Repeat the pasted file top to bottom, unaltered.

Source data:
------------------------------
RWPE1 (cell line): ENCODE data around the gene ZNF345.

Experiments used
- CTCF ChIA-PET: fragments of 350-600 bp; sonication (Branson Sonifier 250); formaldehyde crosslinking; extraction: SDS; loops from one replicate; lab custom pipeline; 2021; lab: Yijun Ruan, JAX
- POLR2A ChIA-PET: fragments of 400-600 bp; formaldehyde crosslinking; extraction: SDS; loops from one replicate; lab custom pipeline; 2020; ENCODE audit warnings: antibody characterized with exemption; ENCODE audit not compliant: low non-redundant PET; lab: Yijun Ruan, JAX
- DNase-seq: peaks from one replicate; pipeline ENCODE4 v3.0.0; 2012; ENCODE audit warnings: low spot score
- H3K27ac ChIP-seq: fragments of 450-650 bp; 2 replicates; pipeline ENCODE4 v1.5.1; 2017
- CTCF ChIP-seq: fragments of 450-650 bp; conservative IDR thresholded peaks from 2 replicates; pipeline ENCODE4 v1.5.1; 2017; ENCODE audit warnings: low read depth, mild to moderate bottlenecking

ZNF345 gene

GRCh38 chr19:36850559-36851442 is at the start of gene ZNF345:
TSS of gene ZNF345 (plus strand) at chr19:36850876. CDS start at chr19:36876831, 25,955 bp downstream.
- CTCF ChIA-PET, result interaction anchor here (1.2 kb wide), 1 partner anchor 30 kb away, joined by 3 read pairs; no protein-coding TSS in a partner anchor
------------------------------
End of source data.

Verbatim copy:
RWPE1 (cell line): ENCODE data around the gene ZNF345.

Experiments used
- CTCF ChIA-PET: fragments of 350-600 bp; sonication (Branson Sonifier 250); formaldehyde crosslinking; extraction: SDS; loops from one replicate; lab custom pipeline; 2021; lab: Yijun Ruan, JAX
- POLR2A ChIA-PET: fragments of 400-600 bp; formaldehyde crosslinking; extraction: SDS; loops from one replicate; lab custom pipeline; 2020; ENCODE audit warnings: antibody characterized with exemption; ENCODE audit not compliant: low non-redundant PET; lab: Yijun Ruan, JAX
- DNase-seq: peaks from one replicate; pipeline ENCODE4 v3.0.0; 2012; ENCODE audit warnings: low spot score
- H3K27ac ChIP-seq: fragments of 450-650 bp; 2 replicates; pipeline ENCODE4 v1.5.1; 2017
- CTCF ChIP-seq: fragments of 450-650 bp; conservative IDR thresholded peaks from 2 replicates; pipeline ENCODE4 v1.5.1; 2017; ENCODE audit warnings: low read depth, mild to moderate bottlenecking

ZNF345 gene

GRCh38 chr19:36850559-36851442 is at the start of gene ZNF345:
TSS of gene ZNF345 (plus strand) at chr19:36850876. CDS start at chr19:36876831, 25,955 bp downstream.
- CTCF ChIA-PET, result interaction anchor here (1.2 kb wide), 1 partner anchor 30 kb away, joined by 3 read pairs; no protein-coding TSS in a partner anchor